Microvascular Changes in the Diabetic Foot

  • Matthieu RoustitEmail author
  • Jordan Loader
  • Dimitrios Baltzis
  • Wanni Zhao
  • Aristidis Veves
Part of the Contemporary Diabetes book series (CDI)


Diabetes affects the microcirculation through many different pathological mechanisms, including endothelial dysfunction and abnormal neurovascular control. These functional changes in microvascular function have a compounding relationship with structural changes in the cutaneous microcirculation of the diabetic foot. Ultimately, such adverse adaptations in function and structure contribute to the formation of diabetic foot complications such as ulceration, and in more severe circumstances to amputation. Indeed, diabetes and its associated complications place an enormous economic burden on public health systems, globally, highlighting the need for early intervention and prevention. In recent decades, several noninvasive imaging techniques and tests of microvascular reactivity have evolved that may have the potential to allow clinicians to more accurately predict the risk of foot ulceration in those with diabetes, as well as provide the ability to monitor wound healing rates and determine the success of therapeutic interventions. This chapter will summarize these methods used to assess the cutaneous microcirculation while also describing the respective roles of hyperglycemia, insulin resistance, and inflammation in endothelial dysfunction and its complex relationship with neurovascular function.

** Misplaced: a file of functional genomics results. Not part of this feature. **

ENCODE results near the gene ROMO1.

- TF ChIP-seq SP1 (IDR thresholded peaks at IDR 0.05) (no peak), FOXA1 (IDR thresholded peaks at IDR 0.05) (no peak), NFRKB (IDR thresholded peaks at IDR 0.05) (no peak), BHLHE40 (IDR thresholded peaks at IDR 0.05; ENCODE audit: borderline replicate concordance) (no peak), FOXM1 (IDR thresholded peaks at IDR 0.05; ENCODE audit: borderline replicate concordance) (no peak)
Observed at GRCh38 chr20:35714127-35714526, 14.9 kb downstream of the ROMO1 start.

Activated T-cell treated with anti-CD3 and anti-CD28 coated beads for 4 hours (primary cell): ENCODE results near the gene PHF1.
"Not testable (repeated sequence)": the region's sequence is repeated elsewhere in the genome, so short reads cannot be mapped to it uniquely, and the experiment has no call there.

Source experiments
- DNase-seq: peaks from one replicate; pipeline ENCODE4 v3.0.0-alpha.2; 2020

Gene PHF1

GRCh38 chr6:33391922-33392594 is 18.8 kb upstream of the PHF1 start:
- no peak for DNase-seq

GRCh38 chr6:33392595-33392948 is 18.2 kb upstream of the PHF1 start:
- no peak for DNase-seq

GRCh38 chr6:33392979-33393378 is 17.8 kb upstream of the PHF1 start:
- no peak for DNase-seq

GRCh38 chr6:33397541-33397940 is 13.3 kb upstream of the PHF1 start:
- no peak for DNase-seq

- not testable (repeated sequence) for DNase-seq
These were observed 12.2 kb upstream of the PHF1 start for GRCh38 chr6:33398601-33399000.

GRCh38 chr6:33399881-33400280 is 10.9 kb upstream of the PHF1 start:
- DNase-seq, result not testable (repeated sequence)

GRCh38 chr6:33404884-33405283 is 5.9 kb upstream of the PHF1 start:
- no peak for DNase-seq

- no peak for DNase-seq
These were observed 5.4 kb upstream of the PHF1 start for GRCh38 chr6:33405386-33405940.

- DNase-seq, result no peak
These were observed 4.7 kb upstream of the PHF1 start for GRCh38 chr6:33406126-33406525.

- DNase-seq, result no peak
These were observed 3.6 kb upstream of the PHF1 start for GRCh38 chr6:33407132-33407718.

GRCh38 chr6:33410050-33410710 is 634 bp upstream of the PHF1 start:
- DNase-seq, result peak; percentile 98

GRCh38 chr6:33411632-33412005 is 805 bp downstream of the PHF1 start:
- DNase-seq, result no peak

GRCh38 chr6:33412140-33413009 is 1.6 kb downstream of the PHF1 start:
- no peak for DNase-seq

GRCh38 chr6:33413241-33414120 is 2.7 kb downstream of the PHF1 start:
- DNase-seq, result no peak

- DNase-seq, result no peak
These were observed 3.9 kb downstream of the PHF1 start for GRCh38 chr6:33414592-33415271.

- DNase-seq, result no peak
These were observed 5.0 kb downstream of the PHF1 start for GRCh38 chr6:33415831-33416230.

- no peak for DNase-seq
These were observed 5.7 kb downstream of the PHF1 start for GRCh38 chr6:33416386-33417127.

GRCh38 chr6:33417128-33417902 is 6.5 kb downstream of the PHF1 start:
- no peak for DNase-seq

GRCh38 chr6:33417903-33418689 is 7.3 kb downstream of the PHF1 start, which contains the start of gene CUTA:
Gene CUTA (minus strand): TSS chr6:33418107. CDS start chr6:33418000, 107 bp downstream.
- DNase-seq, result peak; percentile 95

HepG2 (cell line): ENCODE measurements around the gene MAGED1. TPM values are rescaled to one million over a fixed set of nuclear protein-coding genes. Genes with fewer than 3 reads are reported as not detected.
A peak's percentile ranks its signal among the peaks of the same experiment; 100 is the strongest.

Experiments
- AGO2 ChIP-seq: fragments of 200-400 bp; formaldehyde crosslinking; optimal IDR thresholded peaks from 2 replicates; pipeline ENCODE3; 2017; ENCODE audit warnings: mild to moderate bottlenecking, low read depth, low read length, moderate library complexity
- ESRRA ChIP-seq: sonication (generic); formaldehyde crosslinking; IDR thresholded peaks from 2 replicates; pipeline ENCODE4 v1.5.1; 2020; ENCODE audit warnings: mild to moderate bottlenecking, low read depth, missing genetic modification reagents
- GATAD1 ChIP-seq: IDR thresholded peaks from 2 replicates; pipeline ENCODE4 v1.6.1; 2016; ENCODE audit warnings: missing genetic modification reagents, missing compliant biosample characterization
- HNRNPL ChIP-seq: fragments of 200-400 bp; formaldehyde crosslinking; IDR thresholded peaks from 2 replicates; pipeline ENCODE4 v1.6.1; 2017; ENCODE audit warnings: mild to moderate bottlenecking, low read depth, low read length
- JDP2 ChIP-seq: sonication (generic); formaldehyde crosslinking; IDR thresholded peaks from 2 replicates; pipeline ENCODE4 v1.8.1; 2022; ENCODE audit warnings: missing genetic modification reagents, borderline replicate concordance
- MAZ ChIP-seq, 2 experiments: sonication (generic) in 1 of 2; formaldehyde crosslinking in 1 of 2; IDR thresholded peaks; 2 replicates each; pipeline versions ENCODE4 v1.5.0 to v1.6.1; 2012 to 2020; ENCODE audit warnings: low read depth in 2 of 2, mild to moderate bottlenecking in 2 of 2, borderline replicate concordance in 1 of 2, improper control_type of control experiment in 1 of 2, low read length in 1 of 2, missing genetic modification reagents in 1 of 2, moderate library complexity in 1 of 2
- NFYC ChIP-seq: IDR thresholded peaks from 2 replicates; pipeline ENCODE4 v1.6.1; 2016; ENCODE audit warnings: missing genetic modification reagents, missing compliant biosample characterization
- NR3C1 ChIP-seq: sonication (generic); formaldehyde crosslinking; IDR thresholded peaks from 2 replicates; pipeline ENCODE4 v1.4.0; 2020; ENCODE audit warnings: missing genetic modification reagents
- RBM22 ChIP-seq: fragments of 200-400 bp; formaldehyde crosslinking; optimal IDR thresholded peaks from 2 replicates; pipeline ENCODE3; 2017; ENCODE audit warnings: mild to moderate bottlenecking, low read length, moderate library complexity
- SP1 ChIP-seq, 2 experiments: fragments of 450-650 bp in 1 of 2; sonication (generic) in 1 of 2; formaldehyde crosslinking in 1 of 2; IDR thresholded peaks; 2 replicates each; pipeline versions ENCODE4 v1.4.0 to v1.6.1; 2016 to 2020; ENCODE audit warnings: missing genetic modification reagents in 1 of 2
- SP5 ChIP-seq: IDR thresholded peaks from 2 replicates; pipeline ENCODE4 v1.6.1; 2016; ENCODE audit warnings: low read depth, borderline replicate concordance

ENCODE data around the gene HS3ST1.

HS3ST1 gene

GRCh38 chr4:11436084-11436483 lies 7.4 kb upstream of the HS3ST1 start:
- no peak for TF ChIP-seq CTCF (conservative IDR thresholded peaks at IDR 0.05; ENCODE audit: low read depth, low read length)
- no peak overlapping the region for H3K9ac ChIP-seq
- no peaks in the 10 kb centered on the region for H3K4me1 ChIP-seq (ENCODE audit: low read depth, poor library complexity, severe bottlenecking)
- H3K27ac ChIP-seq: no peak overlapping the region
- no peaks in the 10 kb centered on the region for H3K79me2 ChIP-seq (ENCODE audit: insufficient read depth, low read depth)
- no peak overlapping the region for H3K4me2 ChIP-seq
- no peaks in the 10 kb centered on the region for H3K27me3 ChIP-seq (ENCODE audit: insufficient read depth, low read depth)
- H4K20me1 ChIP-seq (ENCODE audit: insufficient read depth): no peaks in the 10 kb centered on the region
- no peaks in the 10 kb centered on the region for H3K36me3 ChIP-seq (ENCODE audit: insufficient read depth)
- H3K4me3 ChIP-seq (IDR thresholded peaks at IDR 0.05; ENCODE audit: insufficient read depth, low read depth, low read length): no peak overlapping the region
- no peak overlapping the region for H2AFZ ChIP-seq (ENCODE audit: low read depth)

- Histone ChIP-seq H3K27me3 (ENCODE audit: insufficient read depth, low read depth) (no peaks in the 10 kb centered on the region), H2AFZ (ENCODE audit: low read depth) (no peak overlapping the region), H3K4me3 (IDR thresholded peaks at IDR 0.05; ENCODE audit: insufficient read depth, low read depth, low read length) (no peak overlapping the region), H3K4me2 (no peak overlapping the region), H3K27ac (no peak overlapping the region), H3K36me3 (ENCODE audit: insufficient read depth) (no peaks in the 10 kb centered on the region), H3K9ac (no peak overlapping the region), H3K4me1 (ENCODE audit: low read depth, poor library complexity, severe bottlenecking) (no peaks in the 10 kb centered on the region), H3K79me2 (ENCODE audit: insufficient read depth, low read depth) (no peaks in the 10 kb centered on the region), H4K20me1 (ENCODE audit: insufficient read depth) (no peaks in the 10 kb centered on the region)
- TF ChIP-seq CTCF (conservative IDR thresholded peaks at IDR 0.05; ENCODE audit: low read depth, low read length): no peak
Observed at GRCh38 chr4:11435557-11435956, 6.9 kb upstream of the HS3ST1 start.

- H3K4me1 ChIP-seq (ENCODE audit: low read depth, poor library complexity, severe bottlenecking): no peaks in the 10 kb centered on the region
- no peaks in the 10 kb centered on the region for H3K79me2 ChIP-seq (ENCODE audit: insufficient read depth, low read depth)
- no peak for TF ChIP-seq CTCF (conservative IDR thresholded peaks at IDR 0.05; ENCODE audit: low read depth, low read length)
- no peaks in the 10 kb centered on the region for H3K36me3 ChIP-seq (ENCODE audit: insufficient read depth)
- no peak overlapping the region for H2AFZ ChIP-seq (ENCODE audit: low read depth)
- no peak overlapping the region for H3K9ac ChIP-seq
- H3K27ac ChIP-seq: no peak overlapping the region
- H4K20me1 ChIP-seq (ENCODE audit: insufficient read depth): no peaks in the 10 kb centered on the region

Microcirculation Endothelium Diabetic foot ulcers Neurovascular Skin blood flow Axon-reflex Neuropathy Wound healing Laser Doppler Iontophoresis 


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Copyright information

© Springer International Publishing AG, part of Springer Nature 2018

Authors and Affiliations

  • Matthieu Roustit
    • 1
    Email author
  • Jordan Loader
    • 1
  • Dimitrios Baltzis
    • 1
  • Wanni Zhao
    • 1
  • Aristidis Veves
    • 2
  1. 1.Microcirculatory Lab, Rongxiang Xu, MD, Center for Regenerative Therapeutics, Joslin-Beth Israel Deaconess Foot Center, Beth Israel Deaconess Medical Center, Harvard Medical SchoolBostonUSA
  2. 2.The Rongxiang Xu, MD, Center for Regenerative Therapeutics Research Director, Joslin-Beth Israel Deaconess Foot CenterBeth Israel Deaconess Medical CenterBostonUSA

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